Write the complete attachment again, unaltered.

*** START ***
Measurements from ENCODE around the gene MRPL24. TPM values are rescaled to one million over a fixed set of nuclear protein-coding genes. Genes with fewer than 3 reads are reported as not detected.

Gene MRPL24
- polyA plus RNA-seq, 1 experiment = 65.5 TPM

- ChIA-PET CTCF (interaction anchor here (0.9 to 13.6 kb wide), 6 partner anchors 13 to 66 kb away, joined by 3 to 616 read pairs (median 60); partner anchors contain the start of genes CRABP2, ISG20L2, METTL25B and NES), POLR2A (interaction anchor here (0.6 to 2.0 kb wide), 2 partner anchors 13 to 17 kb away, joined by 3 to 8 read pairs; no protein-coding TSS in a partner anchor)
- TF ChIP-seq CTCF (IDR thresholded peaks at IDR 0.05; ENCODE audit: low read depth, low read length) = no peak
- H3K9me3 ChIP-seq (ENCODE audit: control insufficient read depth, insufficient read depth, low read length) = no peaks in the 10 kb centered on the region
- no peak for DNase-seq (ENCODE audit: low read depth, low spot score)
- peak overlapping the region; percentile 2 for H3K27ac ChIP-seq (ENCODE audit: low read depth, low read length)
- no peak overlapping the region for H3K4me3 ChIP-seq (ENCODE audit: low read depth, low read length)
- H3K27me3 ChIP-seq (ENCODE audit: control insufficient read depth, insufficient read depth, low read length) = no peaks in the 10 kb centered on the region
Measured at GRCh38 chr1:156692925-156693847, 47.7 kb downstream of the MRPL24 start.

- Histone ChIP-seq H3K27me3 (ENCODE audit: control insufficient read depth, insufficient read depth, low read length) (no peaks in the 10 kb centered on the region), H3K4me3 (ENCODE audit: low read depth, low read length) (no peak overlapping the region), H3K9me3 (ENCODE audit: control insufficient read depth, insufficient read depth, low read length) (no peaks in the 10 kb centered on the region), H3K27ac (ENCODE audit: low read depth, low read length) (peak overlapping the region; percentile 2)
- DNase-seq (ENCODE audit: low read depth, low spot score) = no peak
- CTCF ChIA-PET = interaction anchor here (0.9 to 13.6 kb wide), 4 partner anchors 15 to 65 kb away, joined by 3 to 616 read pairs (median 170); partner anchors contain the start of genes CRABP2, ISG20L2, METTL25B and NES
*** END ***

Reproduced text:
Measurements from ENCODE around the gene MRPL24. TPM values are rescaled to one million over a fixed set of nuclear protein-coding genes. Genes with fewer than 3 reads are reported as not detected.

Gene MRPL24
- polyA plus RNA-seq, 1 experiment = 65.5 TPM

- ChIA-PET CTCF (interaction anchor here (0.9 to 13.6 kb wide), 6 partner anchors 13 to 66 kb away, joined by 3 to 616 read pairs (median 60); partner anchors contain the start of genes CRABP2, ISG20L2, METTL25B and NES), POLR2A (interaction anchor here (0.6 to 2.0 kb wide), 2 partner anchors 13 to 17 kb away, joined by 3 to 8 read pairs; no protein-coding TSS in a partner anchor)
- TF ChIP-seq CTCF (IDR thresholded peaks at IDR 0.05; ENCODE audit: low read depth, low read length) = no peak
- H3K9me3 ChIP-seq (ENCODE audit: control insufficient read depth, insufficient read depth, low read length) = no peaks in the 10 kb centered on the region
- no peak for DNase-seq (ENCODE audit: low read depth, low spot score)
- peak overlapping the region; percentile 2 for H3K27ac ChIP-seq (ENCODE audit: low read depth, low read length)
- no peak overlapping the region for H3K4me3 ChIP-seq (ENCODE audit: low read depth, low read length)
- H3K27me3 ChIP-seq (ENCODE audit: control insufficient read depth, insufficient read depth, low read length) = no peaks in the 10 kb centered on the region
Measured at GRCh38 chr1:156692925-156693847, 47.7 kb downstream of the MRPL24 start.

- Histone ChIP-seq H3K27me3 (ENCODE audit: control insufficient read depth, insufficient read depth, low read length) (no peaks in the 10 kb centered on the region), H3K4me3 (ENCODE audit: low read depth, low read length) (no peak overlapping the region), H3K9me3 (ENCODE audit: control insufficient read depth, insufficient read depth, low read length) (no peaks in the 10 kb centered on the region), H3K27ac (ENCODE audit: low read depth, low read length) (peak overlapping the region; percentile 2)
- DNase-seq (ENCODE audit: low read depth, low spot score) = no peak
- CTCF ChIA-PET = interaction anchor here (0.9 to 13.6 kb wide), 4 partner anchors 15 to 65 kb away, joined by 3 to 616 read pairs (median 170); partner anchors contain the start of genes CRABP2, ISG20L2, METTL25B and NES